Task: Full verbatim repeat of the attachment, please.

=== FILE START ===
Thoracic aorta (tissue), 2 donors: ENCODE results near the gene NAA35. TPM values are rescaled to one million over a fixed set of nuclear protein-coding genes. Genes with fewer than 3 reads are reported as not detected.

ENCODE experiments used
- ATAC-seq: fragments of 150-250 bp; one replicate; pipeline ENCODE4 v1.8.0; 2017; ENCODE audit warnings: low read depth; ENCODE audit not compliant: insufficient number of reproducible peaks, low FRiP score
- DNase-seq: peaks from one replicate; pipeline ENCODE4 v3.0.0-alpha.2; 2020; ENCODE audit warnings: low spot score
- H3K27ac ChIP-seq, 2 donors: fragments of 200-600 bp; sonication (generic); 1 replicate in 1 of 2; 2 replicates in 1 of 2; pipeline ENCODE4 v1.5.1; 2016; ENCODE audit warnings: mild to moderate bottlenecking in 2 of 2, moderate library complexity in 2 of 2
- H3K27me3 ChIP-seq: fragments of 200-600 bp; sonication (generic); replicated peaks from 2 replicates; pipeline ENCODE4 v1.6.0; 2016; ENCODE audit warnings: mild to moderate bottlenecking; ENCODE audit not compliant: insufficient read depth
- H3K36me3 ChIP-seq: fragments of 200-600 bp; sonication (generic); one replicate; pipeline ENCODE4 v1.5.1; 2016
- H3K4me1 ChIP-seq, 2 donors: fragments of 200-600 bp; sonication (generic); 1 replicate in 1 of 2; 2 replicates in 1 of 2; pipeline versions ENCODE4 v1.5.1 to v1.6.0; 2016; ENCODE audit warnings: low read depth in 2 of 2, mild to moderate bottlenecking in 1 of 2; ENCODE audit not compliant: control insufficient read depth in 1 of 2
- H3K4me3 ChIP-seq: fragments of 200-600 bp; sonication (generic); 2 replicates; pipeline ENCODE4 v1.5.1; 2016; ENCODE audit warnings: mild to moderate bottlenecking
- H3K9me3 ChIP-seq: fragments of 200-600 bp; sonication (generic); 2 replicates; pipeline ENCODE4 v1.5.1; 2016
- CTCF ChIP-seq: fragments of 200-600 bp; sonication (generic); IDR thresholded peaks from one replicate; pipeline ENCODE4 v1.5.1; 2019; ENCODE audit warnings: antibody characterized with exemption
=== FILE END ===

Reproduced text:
Thoracic aorta (tissue), 2 donors: ENCODE results near the gene NAA35. TPM values are rescaled to one million over a fixed set of nuclear protein-coding genes. Genes with fewer than 3 reads are reported as not detected.

ENCODE experiments used
- ATAC-seq: fragments of 150-250 bp; one replicate; pipeline ENCODE4 v1.8.0; 2017; ENCODE audit warnings: low read depth; ENCODE audit not compliant: insufficient number of reproducible peaks, low FRiP score
- DNase-seq: peaks from one replicate; pipeline ENCODE4 v3.0.0-alpha.2; 2020; ENCODE audit warnings: low spot score
- H3K27ac ChIP-seq, 2 donors: fragments of 200-600 bp; sonication (generic); 1 replicate in 1 of 2; 2 replicates in 1 of 2; pipeline ENCODE4 v1.5.1; 2016; ENCODE audit warnings: mild to moderate bottlenecking in 2 of 2, moderate library complexity in 2 of 2
- H3K27me3 ChIP-seq: fragments of 200-600 bp; sonication (generic); replicated peaks from 2 replicates; pipeline ENCODE4 v1.6.0; 2016; ENCODE audit warnings: mild to moderate bottlenecking; ENCODE audit not compliant: insufficient read depth
- H3K36me3 ChIP-seq: fragments of 200-600 bp; sonication (generic); one replicate; pipeline ENCODE4 v1.5.1; 2016
- H3K4me1 ChIP-seq, 2 donors: fragments of 200-600 bp; sonication (generic); 1 replicate in 1 of 2; 2 replicates in 1 of 2; pipeline versions ENCODE4 v1.5.1 to v1.6.0; 2016; ENCODE audit warnings: low read depth in 2 of 2, mild to moderate bottlenecking in 1 of 2; ENCODE audit not compliant: control insufficient read depth in 1 of 2
- H3K4me3 ChIP-seq: fragments of 200-600 bp; sonication (generic); 2 replicates; pipeline ENCODE4 v1.5.1; 2016; ENCODE audit warnings: mild to moderate bottlenecking
- H3K9me3 ChIP-seq: fragments of 200-600 bp; sonication (generic); 2 replicates; pipeline ENCODE4 v1.5.1; 2016
- CTCF ChIP-seq: fragments of 200-600 bp; sonication (generic); IDR thresholded peaks from one replicate; pipeline ENCODE4 v1.5.1; 2019; ENCODE audit warnings: antibody characterized with exemption